Don't neglect the journalists, especially the specialised press.

Another factor to consider is the expertise of journalists who specialise in cybersecurity. “These journalists are often researchers specialising in cybersecurity, so they know where to look for specific information. So they ask more specific questions, and they know very well that depending on the attackers, there is a high probability of a data leak. If you don’t talk to them, or if you avoid sensitive issues, they will be all the more persistent and will point out in their article that you didn’t want to talk about these issues,” says Stéphanie Ledoux.

Transparency also has other benefits: feedback from an organisation that has been the victim of a cyber attack is always useful for other companies. “Immediately, on the spot, the truth that you tell is useful to all your partners, who can trigger their own crisis management plans if necessary. Afterwards, the fact that you can testify and explain what worked or didn’t work in your crisis management is extremely useful for the whole community of companies and cybersecurity players,” adds Wandrille Krafft.

Communicating with employees ... and with the Executive Committee

Finally, we must not forget the internal aspect of communication, first and foremost with employees, most of whom experience a cyber-attack as a real trauma. “When an organisation is cyber attacked, it’s a real earthquake for all employees. Beyond the purely technical aspects of the attack, the psychological and HR impact must be taken into account in crisis management, in a holistic way,” says General Marc Watin-Augouard, founder of the FIC (Forum international de la cybersécurité, renamed Forum InCyber).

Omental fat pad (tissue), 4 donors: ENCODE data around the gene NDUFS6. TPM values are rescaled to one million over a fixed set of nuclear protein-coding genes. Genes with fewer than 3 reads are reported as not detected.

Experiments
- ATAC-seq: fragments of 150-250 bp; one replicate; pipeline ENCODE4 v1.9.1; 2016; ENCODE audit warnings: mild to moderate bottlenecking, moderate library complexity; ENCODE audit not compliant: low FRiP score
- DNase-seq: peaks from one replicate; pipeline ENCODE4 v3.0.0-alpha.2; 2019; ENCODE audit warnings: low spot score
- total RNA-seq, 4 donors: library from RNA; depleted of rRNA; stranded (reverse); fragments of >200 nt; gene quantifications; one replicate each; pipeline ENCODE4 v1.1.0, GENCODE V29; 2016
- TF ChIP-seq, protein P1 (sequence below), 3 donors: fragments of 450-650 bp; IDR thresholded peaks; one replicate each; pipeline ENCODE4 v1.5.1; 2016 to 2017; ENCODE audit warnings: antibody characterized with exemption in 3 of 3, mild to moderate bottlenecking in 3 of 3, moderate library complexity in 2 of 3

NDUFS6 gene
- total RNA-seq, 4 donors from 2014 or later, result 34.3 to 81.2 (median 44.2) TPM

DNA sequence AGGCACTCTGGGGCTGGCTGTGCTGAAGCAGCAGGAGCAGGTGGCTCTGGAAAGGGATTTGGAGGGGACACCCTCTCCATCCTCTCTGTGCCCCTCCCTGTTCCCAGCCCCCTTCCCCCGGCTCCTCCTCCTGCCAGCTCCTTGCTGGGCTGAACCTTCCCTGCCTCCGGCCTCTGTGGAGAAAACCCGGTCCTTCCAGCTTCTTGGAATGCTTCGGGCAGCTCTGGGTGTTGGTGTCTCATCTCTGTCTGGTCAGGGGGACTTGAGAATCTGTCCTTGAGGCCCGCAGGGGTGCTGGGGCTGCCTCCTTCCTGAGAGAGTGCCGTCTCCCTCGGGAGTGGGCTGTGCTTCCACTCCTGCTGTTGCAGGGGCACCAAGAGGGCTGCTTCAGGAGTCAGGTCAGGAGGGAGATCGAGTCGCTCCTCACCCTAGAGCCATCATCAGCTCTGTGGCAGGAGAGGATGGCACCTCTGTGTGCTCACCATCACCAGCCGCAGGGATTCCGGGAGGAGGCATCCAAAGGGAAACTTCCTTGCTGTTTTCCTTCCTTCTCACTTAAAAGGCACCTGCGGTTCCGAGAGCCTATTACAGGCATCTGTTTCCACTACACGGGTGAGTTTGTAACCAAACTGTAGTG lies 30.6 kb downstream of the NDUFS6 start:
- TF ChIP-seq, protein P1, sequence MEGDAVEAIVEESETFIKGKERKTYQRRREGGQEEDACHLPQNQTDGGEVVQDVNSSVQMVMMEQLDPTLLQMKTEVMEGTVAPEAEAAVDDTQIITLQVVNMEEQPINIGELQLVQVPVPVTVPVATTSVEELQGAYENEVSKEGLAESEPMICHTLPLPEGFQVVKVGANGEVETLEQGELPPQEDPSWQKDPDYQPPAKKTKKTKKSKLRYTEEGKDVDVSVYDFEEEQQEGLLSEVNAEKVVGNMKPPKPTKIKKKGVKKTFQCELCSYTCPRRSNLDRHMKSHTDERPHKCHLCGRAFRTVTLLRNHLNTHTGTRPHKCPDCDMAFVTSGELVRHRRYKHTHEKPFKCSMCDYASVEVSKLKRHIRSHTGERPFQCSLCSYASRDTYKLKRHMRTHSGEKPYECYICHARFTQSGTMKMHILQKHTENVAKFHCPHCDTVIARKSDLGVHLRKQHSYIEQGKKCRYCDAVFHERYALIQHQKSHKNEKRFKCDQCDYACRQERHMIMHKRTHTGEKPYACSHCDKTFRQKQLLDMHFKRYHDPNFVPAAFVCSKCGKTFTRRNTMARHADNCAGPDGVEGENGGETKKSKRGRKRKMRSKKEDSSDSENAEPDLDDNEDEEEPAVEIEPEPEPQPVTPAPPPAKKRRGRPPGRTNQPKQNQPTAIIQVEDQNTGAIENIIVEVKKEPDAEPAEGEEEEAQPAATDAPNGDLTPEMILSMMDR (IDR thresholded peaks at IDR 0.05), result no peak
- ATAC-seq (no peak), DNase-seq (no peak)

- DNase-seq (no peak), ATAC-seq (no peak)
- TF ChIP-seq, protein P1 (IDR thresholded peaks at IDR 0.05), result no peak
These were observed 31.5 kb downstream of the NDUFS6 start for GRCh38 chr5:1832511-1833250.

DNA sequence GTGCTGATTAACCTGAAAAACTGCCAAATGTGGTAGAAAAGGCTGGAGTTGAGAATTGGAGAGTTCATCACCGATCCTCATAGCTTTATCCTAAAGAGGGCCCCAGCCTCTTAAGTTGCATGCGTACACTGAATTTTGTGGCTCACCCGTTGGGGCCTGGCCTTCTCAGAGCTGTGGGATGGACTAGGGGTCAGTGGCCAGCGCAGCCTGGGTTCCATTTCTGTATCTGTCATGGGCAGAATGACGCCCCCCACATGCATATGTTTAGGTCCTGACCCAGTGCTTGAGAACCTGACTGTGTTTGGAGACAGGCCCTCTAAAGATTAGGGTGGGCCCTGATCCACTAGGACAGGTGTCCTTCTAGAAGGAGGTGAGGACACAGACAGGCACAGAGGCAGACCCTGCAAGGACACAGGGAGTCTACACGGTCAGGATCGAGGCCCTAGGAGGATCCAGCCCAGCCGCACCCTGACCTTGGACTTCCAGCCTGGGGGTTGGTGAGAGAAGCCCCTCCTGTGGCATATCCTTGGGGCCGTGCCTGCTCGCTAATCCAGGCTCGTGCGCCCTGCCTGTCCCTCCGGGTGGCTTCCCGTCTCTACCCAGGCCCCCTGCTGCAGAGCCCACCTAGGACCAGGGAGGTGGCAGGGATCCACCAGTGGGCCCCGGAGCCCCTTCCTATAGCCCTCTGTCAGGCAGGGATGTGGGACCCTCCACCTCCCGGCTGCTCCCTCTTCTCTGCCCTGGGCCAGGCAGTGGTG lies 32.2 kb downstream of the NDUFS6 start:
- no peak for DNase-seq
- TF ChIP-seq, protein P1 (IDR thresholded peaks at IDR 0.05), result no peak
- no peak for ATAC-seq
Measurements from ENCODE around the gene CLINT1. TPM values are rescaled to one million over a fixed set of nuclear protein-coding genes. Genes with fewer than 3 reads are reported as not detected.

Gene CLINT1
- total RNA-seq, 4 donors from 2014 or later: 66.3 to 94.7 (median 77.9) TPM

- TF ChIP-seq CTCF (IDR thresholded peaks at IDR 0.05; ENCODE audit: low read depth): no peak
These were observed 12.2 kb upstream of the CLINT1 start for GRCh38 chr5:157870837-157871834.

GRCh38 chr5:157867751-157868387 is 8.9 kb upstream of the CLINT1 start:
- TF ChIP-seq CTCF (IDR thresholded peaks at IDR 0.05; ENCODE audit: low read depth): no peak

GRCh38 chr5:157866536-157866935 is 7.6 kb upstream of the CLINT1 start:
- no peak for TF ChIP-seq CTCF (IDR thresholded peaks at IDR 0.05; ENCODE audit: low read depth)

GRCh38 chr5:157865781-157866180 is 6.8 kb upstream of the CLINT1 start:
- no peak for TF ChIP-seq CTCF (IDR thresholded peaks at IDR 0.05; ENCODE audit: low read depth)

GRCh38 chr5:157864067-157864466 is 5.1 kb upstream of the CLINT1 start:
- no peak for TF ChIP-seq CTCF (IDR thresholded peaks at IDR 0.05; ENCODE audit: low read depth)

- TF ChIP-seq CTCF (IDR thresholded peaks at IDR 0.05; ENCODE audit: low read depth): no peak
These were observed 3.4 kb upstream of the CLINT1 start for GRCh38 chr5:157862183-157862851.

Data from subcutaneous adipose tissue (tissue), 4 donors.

“HR follow-up is indeed key in the event of a cyber attack. It’s very important to mobilise HR teams and even occupational medicine, rather than sending them home, to monitor everyone individually and find out how each employee is feeling during the crisis. This also makes it possible to plan back-ups if necessary,” adds Gérôme Billois, cybersecurity and digital trust partner at Wavestone.

Another group that needs to be communicated with is Comex. “When we were attacked in 2020, Emmanuelle Hervé intervened with the CEO of Bouygues Construction to tell him that the crisis would last a long time. It paid off, because on D+4 he told his Comex: ‘Get organised on the sites without IT, it’s going to take a long time’. That took a lot of pressure off us and we were able to manage the downgraded mode more calmly,” recalls Thomas Degardin.

Sometimes a liaison officer needs to be appointed between the IT crisis unit and the strategic crisis unit. “This person spends his or her time translating. On the one hand, he or she provides the Comex with essential information, without jargon, so that senior managers know how the crisis is developing. On the other hand, she receives the strategic priorities from Comex and translates them for the IT crisis unit. This frees up everyone’s time and streamlines communication,” explains Emmanuelle Hervé.

"A rock, a lighthouse, what shall I say, an omniscient person!"

The last word goes to Thomas Degardin, who advises all CISOs to be prepared to become a mixture of rock, lighthouse and all-knowing in the event of a major crisis.

“The rock, because you’ll have to make decisions that are sometimes very structural, such as temporarily blocking 4,000 employees. You are bound to make mistakes. So you have to be very solid. The lighthouse, always with a smile on your face, because that’s a key motivator for all the teams. Omniscient, because you’ll become the apparent ‘expert’ on all the technologies and solutions available. You’ll have to answer dozens of questions, sometimes without knowing whether you’re right or wrong,” concludes the former CISO of Bouygues Construction.

Read Fabrice Deblock’s article on the InCyber News website InCyber News.